Our law firm defends individuals accused of crimes and offenses involving guns and firearms in Pennsylvania and New Jersey. While the Commonwealth and the Garden State maintain laws against the illegal possession of firearms and guns, there are situations where legal gun owners are charged with criminal offenses following an incident involving the weapon. These criminal charges include aggravated assault attempted murder, and even murder.
The Self Defense Argument
It’s important to understand that in many of these cases individuals have a self-defense argument but that argument falls on the defense to introduce. Once defense counsel introduces the concept of self-defense into a trial, the burden is on the prosecution to establish beyond a reasonable doubt that the accused individual was not acting in self-defense.
How Self Defense Changed in 2011 in Pennsylvania
The strongest self-defense argument is always when an individual acts to protect himself, his family, or his property inside of his home. This is known as the castle doctrine. In this situation a person who acts with deadly force is under no obligation to retreat. In 2011 however, Pennsylvania expanded the castle doctrine to include places outside of the person’s home. The expanded castle doctrine also eliminated the burden on the accused to demonstrate that they “reasonably believed that the use of force was necessary”.
Specifically, the expanded law stated that deadly force is immediately necessary to protect against death, serious bodily injury, kidnapping, or sexual intercourse compelled by a force or threat if both of the following conditions exist:
- The person against who the force is used is in the process of unlawfully or forcefully entering or has unlawfully and forcefully entered and is present within a dwelling, residence, or occupied vehicle; or the person whom the force is used is or attempting to forcefully and unlawfully remove another against the others will from the dwelling, residence, or occupied vehicle.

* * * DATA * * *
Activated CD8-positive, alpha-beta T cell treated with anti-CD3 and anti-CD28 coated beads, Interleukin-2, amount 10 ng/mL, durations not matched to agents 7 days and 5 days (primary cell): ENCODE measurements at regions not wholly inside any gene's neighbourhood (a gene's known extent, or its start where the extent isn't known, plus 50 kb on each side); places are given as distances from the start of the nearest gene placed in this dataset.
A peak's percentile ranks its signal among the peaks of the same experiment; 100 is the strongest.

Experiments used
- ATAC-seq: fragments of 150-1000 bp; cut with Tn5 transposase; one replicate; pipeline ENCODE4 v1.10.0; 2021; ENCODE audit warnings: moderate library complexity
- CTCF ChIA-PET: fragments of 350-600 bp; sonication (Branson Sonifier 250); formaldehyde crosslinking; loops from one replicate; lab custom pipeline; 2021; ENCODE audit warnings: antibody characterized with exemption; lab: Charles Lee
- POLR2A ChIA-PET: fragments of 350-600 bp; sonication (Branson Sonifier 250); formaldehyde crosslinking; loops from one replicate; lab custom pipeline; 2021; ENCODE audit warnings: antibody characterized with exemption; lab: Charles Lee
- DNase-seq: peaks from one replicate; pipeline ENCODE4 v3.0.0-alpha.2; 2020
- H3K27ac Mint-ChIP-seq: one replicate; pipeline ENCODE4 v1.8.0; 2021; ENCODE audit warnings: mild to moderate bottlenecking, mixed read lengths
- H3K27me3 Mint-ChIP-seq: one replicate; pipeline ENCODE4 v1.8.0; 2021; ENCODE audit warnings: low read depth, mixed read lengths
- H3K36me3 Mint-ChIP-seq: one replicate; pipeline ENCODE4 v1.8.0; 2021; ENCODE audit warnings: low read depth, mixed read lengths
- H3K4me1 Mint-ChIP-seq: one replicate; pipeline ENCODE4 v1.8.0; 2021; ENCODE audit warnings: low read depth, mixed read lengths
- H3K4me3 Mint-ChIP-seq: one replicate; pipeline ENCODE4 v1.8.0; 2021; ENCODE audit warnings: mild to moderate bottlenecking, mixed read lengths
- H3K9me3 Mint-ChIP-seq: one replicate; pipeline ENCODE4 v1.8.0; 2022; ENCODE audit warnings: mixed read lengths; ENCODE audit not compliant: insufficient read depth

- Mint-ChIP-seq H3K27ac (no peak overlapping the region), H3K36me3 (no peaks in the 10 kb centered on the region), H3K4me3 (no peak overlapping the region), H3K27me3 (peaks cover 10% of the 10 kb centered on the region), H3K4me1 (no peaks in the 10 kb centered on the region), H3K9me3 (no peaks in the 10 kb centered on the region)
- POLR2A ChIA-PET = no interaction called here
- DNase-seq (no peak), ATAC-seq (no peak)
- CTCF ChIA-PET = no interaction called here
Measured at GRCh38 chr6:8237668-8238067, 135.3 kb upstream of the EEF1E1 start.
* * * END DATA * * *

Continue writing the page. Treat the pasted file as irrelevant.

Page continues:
- The actor knows or has reason to believe that unlawful or forceful entry is occurring or has occurred.
What is a dwelling and what is also covered under the expanded law?
The law defines a residence as a dwelling in which a person resides either temporarily or permanently or visits as an invited guest. The definition of dwelling also includes attached porches, decks, and patios.
The expanded castle doctrine also included a “stand your ground” provision which states the following: “an actor who is not engaged in a criminal activity, who is not in illegal possession of a firearm and is attacked in any place where the actor would have a duty to retreat under paragraph (2)(ii) has no duty to retreat and has the right to stand his ground and use force, including deadly force, if:
- The actor has a right to be in the place where he was attacked,
- The actor believes it is immediately necessary to protect himself against death, serious bodily injury, kidnapping, or sexual intercourse by force or threat,
- The person against whom the force is used displays or otherwise uses a firearm or any other weapon readily or apparently capable of lethal use.
In addition to criminal implications, the expanded doctrine also makes the actor who uses force immune from civil liability for personal injury sustained by a perpetrator which was caused by the acts of the actor as a result of the use of force. In addition, the perpetrator or person bringing the action on behalf of the perpetrator (his estate) is responsible for any reasonable expenses incurred by the victim as result of a civil action.
In summary, the 2011 amendment established a presumption that a person who uses deadly force in his home or vehicle acts reasonably where the criminal unlawfully or forcefully enters the dwelling or vehicle. It expands the doctrine to include a stand your ground provision which applies to places outside of a home or vehicle. For more information, contact our law firm